For the photographers, reporters and simple gawkers who have dogged Sarah Ferguson's every move the past several weeks, Prince Andrew's gain is their loss.

Wednesday, before her engagement to Queen Elizabeth's son was announced, she was merely an about-to-be-famous 26-year-old, without defense against the hordes who telephoned her at all hours, camped out on her south London doorstep and followed her to work each morning.

Today, however, Sarah was firmly under the protective royal wing. She reportedly spent the night at Buckingham Palace, the home of her fiance' (no question of impropriety was raised). Although she went as usual this morning to the graphic arts company where she works, she was concealed in a royal limousine, accompanied by two security guards who will henceforth be her constant public companions. Would-be gawkers were kept well away behind police barricades.

But in the time-honored tradition of the British tabloid press, the less access they have to "Fergie," as they have dubbed her, the more news they will unearth about her.

The engagement was the lead story in virtually every national newspaper today, except for the staid Financial Times (which ran an article on Page 9) and the Communist Morning Star (which ignored it). But for the tabloids, for which the royals are the staple of daily diet, the announcement opened the floodgates to what will doubtless be decades of titillating examination of the minutiae of Sarah's life, every dress she wears, every word she may or may not utter.

Wrapped inside a front page emblazoned with a near life-size close-up of the royal engagement kiss, the Daily Mirror headlined a "World Exclusive" detailing Sarah's "Life With Peanuts and Mr. Rabbit." "Once upon a time," it began, "there was a little red-headed girl called Sarah Ferguson . . . " While she loved her mummy and daddy, Sarah devoted equal devotion to her stuffed bunny and live pony, both of whom are purportedly pictured in grainy photos.

The Daily Star probed the damage done to Sarah's teen-aged psyche by her parents' divorce, and The Sun outlined "The Dress Sarah Should Wear" on her wedding day. But it was left to the Daily Express to reveal "The Truth About the Bride-to-be." Recalling "the face I know so well," the editor of a magazine devoted entirely to the royal family told of the night "Fergie cried on my shoulder" after being dumped by a pre-Andrew paramour.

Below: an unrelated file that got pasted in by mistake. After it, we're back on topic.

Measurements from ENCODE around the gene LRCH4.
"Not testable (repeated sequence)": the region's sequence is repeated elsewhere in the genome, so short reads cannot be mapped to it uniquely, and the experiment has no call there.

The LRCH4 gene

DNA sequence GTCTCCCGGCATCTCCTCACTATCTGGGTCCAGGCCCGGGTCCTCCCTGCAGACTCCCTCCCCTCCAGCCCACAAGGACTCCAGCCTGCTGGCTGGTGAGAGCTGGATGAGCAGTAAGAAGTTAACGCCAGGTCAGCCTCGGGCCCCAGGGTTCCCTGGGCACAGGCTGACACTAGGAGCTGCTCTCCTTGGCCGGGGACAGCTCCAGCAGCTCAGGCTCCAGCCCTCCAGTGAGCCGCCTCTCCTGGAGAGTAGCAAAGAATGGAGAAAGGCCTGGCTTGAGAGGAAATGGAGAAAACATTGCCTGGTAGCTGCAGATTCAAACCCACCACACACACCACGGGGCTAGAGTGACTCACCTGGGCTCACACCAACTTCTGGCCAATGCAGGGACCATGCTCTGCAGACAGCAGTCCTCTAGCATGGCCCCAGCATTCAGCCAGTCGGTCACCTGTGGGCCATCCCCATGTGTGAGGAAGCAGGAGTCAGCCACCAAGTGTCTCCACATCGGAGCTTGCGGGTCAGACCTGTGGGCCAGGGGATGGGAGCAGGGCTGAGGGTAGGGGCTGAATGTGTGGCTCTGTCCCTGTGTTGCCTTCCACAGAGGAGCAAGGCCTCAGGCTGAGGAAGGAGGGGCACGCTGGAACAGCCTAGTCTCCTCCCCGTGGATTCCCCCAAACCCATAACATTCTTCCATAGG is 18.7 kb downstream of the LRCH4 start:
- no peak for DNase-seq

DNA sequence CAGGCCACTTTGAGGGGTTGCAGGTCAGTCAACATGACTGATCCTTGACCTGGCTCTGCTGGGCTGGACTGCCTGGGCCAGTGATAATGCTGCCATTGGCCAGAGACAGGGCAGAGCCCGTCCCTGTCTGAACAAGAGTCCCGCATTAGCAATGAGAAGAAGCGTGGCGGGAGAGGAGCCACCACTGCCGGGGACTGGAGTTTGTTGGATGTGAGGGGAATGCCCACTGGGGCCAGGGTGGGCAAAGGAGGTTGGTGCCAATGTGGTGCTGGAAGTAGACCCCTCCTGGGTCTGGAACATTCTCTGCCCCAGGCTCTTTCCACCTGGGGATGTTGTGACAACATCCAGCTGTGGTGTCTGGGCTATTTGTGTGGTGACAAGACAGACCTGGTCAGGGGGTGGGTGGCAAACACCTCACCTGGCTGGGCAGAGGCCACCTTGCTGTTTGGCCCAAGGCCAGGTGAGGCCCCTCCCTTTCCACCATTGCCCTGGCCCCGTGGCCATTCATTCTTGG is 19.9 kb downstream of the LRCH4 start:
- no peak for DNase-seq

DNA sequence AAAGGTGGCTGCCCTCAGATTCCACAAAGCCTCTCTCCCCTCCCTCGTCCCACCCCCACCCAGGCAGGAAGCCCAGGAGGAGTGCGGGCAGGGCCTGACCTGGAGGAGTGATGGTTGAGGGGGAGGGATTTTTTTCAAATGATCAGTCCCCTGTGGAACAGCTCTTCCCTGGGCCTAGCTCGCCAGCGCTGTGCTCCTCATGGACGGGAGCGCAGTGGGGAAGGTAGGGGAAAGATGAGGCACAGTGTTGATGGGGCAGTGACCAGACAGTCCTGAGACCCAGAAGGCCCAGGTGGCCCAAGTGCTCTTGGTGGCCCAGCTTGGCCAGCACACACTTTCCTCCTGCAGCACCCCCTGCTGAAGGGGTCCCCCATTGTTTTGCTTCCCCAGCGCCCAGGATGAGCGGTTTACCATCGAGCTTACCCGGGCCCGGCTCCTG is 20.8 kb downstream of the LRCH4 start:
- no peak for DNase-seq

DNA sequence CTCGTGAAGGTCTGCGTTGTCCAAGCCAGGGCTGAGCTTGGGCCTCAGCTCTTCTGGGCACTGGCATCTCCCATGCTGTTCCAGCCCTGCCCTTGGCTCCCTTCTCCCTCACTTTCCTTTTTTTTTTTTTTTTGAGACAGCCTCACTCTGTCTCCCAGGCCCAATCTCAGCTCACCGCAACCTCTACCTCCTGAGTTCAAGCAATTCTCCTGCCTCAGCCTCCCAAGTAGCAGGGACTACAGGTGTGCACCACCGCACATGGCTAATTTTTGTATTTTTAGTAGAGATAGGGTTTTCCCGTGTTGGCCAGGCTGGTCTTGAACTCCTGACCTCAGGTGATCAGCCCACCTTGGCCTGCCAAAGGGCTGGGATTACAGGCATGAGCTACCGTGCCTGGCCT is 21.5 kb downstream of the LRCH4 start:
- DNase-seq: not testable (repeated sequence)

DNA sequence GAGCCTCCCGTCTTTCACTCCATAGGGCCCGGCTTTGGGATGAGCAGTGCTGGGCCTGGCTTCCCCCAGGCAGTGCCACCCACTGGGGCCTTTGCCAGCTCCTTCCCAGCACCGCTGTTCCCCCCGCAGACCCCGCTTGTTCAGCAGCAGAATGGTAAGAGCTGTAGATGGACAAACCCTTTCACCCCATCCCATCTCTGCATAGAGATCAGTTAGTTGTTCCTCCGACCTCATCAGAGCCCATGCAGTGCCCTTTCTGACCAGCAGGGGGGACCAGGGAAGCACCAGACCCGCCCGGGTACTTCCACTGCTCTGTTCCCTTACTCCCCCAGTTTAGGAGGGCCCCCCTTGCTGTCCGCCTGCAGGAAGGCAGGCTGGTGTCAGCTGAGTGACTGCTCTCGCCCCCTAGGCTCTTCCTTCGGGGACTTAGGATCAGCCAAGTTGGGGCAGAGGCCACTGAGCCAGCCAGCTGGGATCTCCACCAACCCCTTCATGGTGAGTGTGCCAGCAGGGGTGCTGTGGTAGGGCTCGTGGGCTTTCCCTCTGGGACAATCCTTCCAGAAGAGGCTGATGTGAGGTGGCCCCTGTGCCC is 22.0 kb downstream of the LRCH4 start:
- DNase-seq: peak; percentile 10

Here there is some new information gleaned from the Fergie-watch:

The outfit she wore to work on her first official day as a pre-princess -- checked skirt with white blouse and blue jacket -- was one she had already worn earlier this week.

As she entered her office building, she tripped over the doorstep and nearly fell, in full view of long-range camera lenses behind the barricades.

Prince Philip, the Duke of Edinburgh and Andrew's father, made his first public comment on the engagement ("splendid"), as did Andrew's sister, Princess Anne (Sarah is "lovely," Andrew is "lucky").

After she is married, it will be incorrect to call Fergie "Princess Sarah." Just as women who marry commoners traditionally take their husband's last name, the wife of a prince (unless she is already a princess in her own right) adopts the name by which he is known. Thus, Sarah's official title will be "Princess Andrew." (This custom does not apply, however, to the heir to the throne. Burke's Peerage, the self-styled authority on such matters, takes great offense when Prince Charles' wife is incorrectly referred to as "Princess Diana." According to Burke's, she is "Lady Diana, the Princess of Wales.")

Employes of Staffordshire Potteries Ltd., in the city of Stoke on Trent in central England, worked through the night to produce a collection of Andrew and Sarah commemorative coffee mugs, featuring a black-and-gold cameo of the two on a white background. On sale this morning, the mugs retail for 99 pence each (about $1.45).

In a poll conducted for the BBC television morning news, 79 percent of Britons asked said they thought Sarah was the right girl for Andrew. Only 6 percent disapproved of their engagement. Seventy-one percent said their nine-month courtship was long enough to get married, and 82 percent said the wedding should take place this summer, rather than the fall.